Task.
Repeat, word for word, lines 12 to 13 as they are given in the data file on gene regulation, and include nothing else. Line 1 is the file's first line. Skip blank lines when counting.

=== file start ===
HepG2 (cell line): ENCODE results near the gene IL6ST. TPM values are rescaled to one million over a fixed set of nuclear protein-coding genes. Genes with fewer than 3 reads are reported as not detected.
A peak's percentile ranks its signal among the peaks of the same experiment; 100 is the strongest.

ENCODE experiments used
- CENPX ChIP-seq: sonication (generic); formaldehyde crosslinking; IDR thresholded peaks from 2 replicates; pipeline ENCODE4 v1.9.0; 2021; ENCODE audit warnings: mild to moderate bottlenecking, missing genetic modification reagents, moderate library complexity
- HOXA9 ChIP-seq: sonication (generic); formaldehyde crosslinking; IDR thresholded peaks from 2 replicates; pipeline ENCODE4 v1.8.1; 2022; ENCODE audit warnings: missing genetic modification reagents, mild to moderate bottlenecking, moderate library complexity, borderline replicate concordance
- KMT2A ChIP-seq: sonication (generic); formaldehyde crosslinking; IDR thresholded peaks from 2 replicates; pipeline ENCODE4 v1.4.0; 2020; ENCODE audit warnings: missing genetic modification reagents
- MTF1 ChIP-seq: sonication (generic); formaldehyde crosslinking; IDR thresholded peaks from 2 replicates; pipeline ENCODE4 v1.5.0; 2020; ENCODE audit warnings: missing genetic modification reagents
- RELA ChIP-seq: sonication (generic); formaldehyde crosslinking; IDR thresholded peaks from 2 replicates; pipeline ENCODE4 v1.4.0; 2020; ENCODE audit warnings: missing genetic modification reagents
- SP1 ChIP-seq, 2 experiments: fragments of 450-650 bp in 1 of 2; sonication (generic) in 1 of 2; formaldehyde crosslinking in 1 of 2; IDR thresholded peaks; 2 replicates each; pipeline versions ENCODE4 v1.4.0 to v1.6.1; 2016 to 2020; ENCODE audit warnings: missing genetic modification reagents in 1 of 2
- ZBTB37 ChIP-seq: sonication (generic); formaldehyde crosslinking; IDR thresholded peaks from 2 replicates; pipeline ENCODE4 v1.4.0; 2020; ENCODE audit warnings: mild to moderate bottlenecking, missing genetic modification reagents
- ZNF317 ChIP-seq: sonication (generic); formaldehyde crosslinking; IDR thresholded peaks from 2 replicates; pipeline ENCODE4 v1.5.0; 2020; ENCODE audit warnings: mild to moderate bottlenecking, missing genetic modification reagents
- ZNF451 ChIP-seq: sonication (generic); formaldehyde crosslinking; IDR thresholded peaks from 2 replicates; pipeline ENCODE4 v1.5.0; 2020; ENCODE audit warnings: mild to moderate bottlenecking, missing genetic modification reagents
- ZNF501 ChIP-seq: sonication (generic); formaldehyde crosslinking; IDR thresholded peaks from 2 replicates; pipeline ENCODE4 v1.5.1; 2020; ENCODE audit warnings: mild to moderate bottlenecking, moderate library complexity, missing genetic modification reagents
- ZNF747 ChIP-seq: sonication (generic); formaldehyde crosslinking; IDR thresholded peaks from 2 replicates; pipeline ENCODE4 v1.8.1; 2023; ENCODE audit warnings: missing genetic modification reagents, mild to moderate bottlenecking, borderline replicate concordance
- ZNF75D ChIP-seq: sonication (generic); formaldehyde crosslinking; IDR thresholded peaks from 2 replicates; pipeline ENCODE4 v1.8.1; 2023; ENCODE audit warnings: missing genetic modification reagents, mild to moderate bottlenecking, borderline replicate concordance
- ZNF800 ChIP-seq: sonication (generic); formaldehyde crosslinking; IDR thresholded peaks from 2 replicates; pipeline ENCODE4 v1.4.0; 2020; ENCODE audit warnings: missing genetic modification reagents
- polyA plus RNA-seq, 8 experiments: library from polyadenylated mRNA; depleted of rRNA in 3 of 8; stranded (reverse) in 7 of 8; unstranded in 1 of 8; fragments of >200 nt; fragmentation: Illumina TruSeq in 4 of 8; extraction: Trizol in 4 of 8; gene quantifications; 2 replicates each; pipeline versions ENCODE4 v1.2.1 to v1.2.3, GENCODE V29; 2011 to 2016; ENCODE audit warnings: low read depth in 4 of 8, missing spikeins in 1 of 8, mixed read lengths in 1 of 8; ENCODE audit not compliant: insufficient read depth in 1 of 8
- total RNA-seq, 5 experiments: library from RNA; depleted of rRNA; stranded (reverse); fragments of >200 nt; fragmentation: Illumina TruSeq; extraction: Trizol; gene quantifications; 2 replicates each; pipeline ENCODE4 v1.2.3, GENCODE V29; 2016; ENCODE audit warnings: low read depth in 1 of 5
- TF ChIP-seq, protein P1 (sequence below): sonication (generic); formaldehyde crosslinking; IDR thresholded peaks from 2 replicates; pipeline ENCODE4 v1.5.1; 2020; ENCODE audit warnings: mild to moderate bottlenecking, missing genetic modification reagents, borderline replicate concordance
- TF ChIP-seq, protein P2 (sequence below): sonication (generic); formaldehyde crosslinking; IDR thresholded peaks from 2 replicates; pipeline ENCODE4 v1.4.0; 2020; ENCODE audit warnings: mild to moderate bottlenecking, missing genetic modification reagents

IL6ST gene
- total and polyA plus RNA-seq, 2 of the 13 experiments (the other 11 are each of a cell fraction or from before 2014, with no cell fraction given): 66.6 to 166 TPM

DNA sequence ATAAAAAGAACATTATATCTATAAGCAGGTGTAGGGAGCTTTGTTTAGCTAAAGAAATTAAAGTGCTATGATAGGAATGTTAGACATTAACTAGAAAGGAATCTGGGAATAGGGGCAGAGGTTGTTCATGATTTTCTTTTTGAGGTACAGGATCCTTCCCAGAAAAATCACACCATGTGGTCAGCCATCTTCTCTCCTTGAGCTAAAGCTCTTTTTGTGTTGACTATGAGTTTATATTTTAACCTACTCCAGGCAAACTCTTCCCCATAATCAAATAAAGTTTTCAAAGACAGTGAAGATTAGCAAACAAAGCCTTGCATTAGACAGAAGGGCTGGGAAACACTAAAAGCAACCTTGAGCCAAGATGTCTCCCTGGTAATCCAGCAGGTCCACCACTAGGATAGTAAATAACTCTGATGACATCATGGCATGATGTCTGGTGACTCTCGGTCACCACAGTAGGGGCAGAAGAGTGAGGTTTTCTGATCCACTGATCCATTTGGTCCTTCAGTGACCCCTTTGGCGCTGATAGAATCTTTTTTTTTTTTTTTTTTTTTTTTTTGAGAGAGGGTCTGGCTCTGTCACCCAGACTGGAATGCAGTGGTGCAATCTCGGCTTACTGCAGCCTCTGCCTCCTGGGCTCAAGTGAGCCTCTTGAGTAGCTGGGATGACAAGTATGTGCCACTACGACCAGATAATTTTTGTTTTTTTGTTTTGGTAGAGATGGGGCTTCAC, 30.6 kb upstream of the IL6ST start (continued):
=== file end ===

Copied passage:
- ZNF451 ChIP-seq: sonication (generic); formaldehyde crosslinking; IDR thresholded peaks from 2 replicates; pipeline ENCODE4 v1.5.0; 2020; ENCODE audit warnings: mild to moderate bottlenecking, missing genetic modification reagents
- ZNF501 ChIP-seq: sonication (generic); formaldehyde crosslinking; IDR thresholded peaks from 2 replicates; pipeline ENCODE4 v1.5.1; 2020; ENCODE audit warnings: mild to moderate bottlenecking, moderate library complexity, missing genetic modification reagents